Jul 14, 2010

Today in preventable deaths

The only thing that gives me hope that the US will be able to get a handle on the health care crisis is that so many of the problems are, well, head-spinningly stupid:
Deadly yet easily preventable bloodstream infections continue to plague American hospitals because facility administrators fail to commit resources and attention to the problem, according to a survey of medical professionals released Monday.

An estimated 80,000 patients per year develop catheter-related bloodstream infections, or CRBSIs -- which can occur when tubes that are inserted into a vein to monitor blood flow or deliver medication and nutrients are improperly prepared or left in longer than necessary. About 30,000 patients die as a result, according to the Centers for Disease Control and Prevention, accounting for nearly a third of annual deaths from hospital-acquired infections in the United States.

Yet evidence suggests hospital workers could all but eliminate CRBSIs by following a five-step checklist that is stunningly basic: (1) Wash hands with soap; (2) clean patient's skin with an effective antiseptic; (3) put sterile drapes over the entire patient; (4) wear a sterile mask, hat, gown and gloves; (5) put a sterile dressing over the catheter site.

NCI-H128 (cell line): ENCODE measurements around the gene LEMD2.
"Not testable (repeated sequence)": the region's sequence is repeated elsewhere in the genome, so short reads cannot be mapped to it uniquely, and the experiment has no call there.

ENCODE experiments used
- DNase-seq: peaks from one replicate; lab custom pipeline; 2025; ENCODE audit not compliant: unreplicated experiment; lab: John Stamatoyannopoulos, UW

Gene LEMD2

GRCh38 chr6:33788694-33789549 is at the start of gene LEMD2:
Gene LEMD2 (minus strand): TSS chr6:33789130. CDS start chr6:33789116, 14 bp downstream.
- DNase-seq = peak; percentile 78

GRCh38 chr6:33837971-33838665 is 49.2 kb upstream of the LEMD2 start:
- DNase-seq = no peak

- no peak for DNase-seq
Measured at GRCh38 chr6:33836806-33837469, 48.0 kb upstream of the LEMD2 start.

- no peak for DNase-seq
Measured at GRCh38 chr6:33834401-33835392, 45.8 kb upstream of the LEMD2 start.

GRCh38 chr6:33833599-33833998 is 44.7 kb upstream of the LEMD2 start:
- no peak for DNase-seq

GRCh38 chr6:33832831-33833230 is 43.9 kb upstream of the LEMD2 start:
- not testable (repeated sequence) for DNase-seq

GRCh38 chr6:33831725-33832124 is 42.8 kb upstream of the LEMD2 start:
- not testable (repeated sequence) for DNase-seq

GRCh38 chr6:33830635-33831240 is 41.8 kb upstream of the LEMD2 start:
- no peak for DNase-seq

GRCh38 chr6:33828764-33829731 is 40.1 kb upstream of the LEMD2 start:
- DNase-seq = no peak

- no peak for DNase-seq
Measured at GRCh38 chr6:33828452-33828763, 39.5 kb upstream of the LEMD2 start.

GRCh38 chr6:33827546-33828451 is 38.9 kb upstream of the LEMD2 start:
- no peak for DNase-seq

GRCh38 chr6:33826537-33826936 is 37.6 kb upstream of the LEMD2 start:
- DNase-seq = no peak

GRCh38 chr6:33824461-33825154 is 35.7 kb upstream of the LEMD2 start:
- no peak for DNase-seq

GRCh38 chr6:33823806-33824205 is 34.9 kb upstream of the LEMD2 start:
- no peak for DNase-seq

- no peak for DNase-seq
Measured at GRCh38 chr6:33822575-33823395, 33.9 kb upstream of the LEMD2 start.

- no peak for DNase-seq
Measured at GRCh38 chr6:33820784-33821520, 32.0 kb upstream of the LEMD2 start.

A related story concerns Thomas Shaw, the inventor of a syringe with a retractable needle that also cuts infections:
After months of trial and error, Shaw hit on the idea of surrounding the tip of the syringe with six petal-like flanges, which could flare open to make way for the catheter port. Unlike some of the solutions floated by big medical device makers, such as coating the ports with silver, Shaw’s innovation added only a few pennies to the cost of production. And it seemed to be remarkably effective: a 2007 clinical study funded by Shaw’s company and conducted by the independent SGS Laboratories found the device prevented germs from being transferred to catheters nearly 100 percent of the time.

Given these facts, you might expect that hospitals would be lining up to buy Shaw’s product. But that is not the case, even though his company is offering to match whatever price medical facilities are paying for their current, infection-prone IV catheter syringes. In fact, since the device hit the market two years ago, Retractable has sold fewer than 20,000 units, mostly to one New York hospital. Often, the company’s sales team can’t even get in the door to show their wares to purchasing agents. “The product does exactly what it is supposed to do,” Shaw says. “But it has one fatal flaw. Right there at the bottom of the handle it says Retractable Technologies.”
Apparently the supply of medical devices is dominated by a few giant cartels that effectively lock hospitals into giant suppliers and make it basically impossible for small inventors to get their products into hospitals.

A cursory examination of the growth of health care costs shows that without change eventually the US will be strangled by it. Obamacare was a small first step, not sufficient by itself to correct the problem. Some of the succeeding steps will be challenging, but there is a tremendous amount of deadwood out there enriching the useless and killing people, with solutions (in a technical sense) obvious to a child. Let's hope we can muster the ovaries to get it done.

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